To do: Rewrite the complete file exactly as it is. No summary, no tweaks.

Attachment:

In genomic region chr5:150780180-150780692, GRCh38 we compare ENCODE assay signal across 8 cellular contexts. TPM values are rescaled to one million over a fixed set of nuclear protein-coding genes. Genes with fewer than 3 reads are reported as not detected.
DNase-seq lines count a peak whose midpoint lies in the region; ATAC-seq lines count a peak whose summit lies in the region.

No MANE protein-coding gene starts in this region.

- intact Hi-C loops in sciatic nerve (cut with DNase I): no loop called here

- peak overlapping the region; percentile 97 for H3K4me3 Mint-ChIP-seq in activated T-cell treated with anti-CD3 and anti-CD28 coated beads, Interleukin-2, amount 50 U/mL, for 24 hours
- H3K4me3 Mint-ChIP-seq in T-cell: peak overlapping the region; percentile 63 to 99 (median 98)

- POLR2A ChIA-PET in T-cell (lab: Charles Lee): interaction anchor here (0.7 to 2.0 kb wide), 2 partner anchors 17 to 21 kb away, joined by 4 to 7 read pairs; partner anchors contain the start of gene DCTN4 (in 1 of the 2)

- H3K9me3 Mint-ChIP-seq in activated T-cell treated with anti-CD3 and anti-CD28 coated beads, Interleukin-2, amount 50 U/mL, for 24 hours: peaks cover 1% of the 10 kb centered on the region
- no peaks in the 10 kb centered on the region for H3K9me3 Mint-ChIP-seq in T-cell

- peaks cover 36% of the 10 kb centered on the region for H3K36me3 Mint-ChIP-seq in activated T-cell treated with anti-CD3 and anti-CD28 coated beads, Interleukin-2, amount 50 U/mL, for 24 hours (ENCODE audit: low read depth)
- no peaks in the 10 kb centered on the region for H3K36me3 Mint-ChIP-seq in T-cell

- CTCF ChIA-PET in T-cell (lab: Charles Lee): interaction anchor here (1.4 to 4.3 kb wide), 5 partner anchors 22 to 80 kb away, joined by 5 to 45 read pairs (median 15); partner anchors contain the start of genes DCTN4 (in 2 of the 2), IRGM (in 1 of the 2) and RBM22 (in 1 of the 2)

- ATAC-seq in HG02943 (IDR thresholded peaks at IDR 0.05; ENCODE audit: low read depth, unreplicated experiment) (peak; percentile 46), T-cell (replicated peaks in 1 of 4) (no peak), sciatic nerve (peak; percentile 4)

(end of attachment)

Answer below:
In genomic region chr5:150780180-150780692, GRCh38 we compare ENCODE assay signal across 8 cellular contexts. TPM values are rescaled to one million over a fixed set of nuclear protein-coding genes. Genes with fewer than 3 reads are reported as not detected.
DNase-seq lines count a peak whose midpoint lies in the region; ATAC-seq lines count a peak whose summit lies in the region.

No MANE protein-coding gene starts in this region.

- intact Hi-C loops in sciatic nerve (cut with DNase I): no loop called here

- peak overlapping the region; percentile 97 for H3K4me3 Mint-ChIP-seq in activated T-cell treated with anti-CD3 and anti-CD28 coated beads, Interleukin-2, amount 50 U/mL, for 24 hours
- H3K4me3 Mint-ChIP-seq in T-cell: peak overlapping the region; percentile 63 to 99 (median 98)

- POLR2A ChIA-PET in T-cell (lab: Charles Lee): interaction anchor here (0.7 to 2.0 kb wide), 2 partner anchors 17 to 21 kb away, joined by 4 to 7 read pairs; partner anchors contain the start of gene DCTN4 (in 1 of the 2)

- H3K9me3 Mint-ChIP-seq in activated T-cell treated with anti-CD3 and anti-CD28 coated beads, Interleukin-2, amount 50 U/mL, for 24 hours: peaks cover 1% of the 10 kb centered on the region
- no peaks in the 10 kb centered on the region for H3K9me3 Mint-ChIP-seq in T-cell

- peaks cover 36% of the 10 kb centered on the region for H3K36me3 Mint-ChIP-seq in activated T-cell treated with anti-CD3 and anti-CD28 coated beads, Interleukin-2, amount 50 U/mL, for 24 hours (ENCODE audit: low read depth)
- no peaks in the 10 kb centered on the region for H3K36me3 Mint-ChIP-seq in T-cell

- CTCF ChIA-PET in T-cell (lab: Charles Lee): interaction anchor here (1.4 to 4.3 kb wide), 5 partner anchors 22 to 80 kb away, joined by 5 to 45 read pairs (median 15); partner anchors contain the start of genes DCTN4 (in 2 of the 2), IRGM (in 1 of the 2) and RBM22 (in 1 of the 2)

- ATAC-seq in HG02943 (IDR thresholded peaks at IDR 0.05; ENCODE audit: low read depth, unreplicated experiment) (peak; percentile 46), T-cell (replicated peaks in 1 of 4) (no peak), sciatic nerve (peak; percentile 4)